The cost-efficiency of the three options is also equivalent. In terms of efficiency, Option 1 would potentially reduce legal and compliance costs of market participants, by providing increased clarity on the application of existing rules. Options 2 and 3 would entail costs for market participants (due to regulatory changes) but the expected benefits should be larger, as they would allow the development of a secondary market for security tokens.

The three options are equally coherent with the existing legislation and the Commission’s objectives as regards a digital economy. Option 1 would complement existing legislation but it would not represent a major breakthrough enabling the development of innovative solutions. A distinct advantage of Option 2 is that all market infrastructures would be kept under the existing framework but it would also modify certain requirements of EU post-trade legislation aimed at ensuring financial stability. Option 3 is highly coherent with the Commission’s digital agenda, as it would allow for innovation in the trading and post-trading for security tokens. It would also provide EU authorities with live cases to assess whether further amendments to the EU regulatory framework would be necessary at a later stage. The downside of Option 3 is the potential creation of a potential branching off from the existing financial market infrastructures, which would make the EU framework on financial services less coherent (at least temporarily). As the overall effects of those options could complement each other, the preferred approach would be to proceed cautiously by a combination of Options 1, 2 and 3. Such an approach would also be consistent with the need for a gradual regulatory approach in the context of a nascent market.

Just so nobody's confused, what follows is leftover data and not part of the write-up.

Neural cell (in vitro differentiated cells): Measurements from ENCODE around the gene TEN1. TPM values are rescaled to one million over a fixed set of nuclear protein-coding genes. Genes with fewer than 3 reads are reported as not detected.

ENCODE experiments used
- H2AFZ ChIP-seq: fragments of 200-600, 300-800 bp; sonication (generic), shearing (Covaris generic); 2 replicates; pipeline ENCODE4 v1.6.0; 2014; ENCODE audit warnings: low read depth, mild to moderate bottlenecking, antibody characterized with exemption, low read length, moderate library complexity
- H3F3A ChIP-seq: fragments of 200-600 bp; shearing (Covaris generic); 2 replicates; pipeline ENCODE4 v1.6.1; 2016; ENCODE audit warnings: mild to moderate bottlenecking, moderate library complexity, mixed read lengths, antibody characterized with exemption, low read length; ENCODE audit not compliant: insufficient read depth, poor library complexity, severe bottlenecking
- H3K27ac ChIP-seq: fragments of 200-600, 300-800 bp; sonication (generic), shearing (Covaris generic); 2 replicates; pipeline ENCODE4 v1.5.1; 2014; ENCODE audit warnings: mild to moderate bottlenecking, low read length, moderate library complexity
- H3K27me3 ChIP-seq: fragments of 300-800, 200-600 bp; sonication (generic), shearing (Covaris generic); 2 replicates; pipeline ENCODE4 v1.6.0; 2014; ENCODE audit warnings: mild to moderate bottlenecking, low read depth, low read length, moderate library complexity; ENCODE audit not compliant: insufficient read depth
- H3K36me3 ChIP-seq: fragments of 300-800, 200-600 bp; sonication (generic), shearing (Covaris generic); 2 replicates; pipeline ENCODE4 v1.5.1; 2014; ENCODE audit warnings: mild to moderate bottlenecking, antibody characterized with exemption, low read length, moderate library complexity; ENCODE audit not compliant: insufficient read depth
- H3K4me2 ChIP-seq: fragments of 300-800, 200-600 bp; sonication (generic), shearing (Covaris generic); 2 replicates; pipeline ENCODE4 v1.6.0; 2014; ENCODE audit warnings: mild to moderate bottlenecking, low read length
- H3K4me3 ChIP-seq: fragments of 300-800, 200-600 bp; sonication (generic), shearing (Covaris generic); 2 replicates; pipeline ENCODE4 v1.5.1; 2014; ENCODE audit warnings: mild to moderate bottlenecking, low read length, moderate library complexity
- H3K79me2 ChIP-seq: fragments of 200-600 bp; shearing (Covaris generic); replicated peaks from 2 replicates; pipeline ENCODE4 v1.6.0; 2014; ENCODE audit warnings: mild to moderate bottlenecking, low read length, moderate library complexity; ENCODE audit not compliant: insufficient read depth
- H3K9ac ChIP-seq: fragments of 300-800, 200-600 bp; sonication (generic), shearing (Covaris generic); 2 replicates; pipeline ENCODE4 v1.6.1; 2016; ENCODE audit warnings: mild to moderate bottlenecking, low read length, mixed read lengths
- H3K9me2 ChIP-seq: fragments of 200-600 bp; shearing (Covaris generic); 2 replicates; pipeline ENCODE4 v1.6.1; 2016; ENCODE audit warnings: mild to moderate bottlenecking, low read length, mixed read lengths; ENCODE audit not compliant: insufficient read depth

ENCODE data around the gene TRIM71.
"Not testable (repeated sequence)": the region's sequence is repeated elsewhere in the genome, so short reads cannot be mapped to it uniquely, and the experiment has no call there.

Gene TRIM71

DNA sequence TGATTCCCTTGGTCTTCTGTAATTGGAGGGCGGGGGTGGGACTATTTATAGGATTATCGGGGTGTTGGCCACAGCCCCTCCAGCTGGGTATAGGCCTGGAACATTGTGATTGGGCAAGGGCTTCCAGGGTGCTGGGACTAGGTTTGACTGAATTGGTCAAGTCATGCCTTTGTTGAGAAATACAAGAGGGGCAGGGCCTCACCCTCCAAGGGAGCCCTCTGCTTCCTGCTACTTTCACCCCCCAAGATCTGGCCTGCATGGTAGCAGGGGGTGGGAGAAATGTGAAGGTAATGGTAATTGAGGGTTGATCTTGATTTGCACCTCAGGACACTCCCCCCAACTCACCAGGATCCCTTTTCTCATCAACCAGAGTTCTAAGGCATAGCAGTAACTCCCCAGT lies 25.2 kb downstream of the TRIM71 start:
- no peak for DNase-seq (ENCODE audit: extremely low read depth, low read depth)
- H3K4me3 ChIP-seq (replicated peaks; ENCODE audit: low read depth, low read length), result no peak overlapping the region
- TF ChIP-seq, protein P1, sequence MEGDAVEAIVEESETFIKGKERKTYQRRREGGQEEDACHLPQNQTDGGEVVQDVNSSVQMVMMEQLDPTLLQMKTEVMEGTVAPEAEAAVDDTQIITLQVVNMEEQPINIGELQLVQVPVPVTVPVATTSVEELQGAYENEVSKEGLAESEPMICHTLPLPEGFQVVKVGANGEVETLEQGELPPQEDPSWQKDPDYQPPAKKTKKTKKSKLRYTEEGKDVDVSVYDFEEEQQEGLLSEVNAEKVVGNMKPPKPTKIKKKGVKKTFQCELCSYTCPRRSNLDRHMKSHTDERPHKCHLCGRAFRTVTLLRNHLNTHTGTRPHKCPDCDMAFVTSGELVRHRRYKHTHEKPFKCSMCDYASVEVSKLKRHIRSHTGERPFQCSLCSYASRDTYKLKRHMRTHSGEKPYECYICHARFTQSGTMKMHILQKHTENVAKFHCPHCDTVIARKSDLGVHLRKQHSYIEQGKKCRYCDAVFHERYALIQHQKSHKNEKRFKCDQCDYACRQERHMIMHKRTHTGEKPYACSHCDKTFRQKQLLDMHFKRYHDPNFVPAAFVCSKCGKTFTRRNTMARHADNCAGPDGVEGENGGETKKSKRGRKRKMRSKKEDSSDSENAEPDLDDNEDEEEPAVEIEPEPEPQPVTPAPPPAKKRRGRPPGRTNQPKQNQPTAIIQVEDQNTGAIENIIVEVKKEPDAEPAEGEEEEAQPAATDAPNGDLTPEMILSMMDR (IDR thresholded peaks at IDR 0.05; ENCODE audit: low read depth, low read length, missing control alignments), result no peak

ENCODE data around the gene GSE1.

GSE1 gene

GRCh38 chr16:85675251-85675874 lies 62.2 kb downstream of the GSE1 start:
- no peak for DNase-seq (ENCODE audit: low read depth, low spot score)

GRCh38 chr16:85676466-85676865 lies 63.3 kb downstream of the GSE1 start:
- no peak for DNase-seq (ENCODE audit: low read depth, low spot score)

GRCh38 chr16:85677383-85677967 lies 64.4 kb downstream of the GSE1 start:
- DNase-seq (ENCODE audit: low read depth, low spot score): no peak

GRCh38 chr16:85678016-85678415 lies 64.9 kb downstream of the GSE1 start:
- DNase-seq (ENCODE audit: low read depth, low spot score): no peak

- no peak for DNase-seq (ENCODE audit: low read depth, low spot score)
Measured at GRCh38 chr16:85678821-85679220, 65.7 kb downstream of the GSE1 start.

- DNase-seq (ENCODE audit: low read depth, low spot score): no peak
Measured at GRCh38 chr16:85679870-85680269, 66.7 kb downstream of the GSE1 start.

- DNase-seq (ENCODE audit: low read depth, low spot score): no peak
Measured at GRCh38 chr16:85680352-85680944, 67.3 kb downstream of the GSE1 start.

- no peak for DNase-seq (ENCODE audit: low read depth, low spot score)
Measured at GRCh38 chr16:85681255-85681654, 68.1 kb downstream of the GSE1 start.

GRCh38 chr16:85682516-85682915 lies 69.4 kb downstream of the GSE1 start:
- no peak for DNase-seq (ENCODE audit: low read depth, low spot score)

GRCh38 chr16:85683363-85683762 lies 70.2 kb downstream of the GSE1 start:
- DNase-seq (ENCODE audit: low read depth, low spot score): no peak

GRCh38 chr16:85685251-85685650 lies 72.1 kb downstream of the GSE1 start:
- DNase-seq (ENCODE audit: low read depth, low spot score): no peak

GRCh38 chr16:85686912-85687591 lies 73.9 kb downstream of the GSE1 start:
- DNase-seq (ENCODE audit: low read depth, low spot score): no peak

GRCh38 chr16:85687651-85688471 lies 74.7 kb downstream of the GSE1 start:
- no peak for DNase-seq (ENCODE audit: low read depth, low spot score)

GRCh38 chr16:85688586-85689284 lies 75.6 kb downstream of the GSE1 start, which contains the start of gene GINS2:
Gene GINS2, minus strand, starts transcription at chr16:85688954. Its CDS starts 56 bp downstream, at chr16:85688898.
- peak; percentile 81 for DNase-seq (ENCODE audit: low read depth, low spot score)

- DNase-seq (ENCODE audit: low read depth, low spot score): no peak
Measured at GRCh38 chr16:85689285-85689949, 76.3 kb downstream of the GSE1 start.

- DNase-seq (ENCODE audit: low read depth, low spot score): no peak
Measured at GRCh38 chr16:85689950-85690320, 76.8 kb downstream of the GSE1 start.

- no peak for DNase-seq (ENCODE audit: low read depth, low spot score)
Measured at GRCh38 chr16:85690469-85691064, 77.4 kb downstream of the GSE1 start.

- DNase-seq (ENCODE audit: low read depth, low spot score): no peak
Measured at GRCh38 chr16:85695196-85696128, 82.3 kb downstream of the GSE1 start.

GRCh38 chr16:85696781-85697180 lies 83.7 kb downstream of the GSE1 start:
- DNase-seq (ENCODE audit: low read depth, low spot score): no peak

6.3. Impacts of policy options for stablecoins and global stablecoins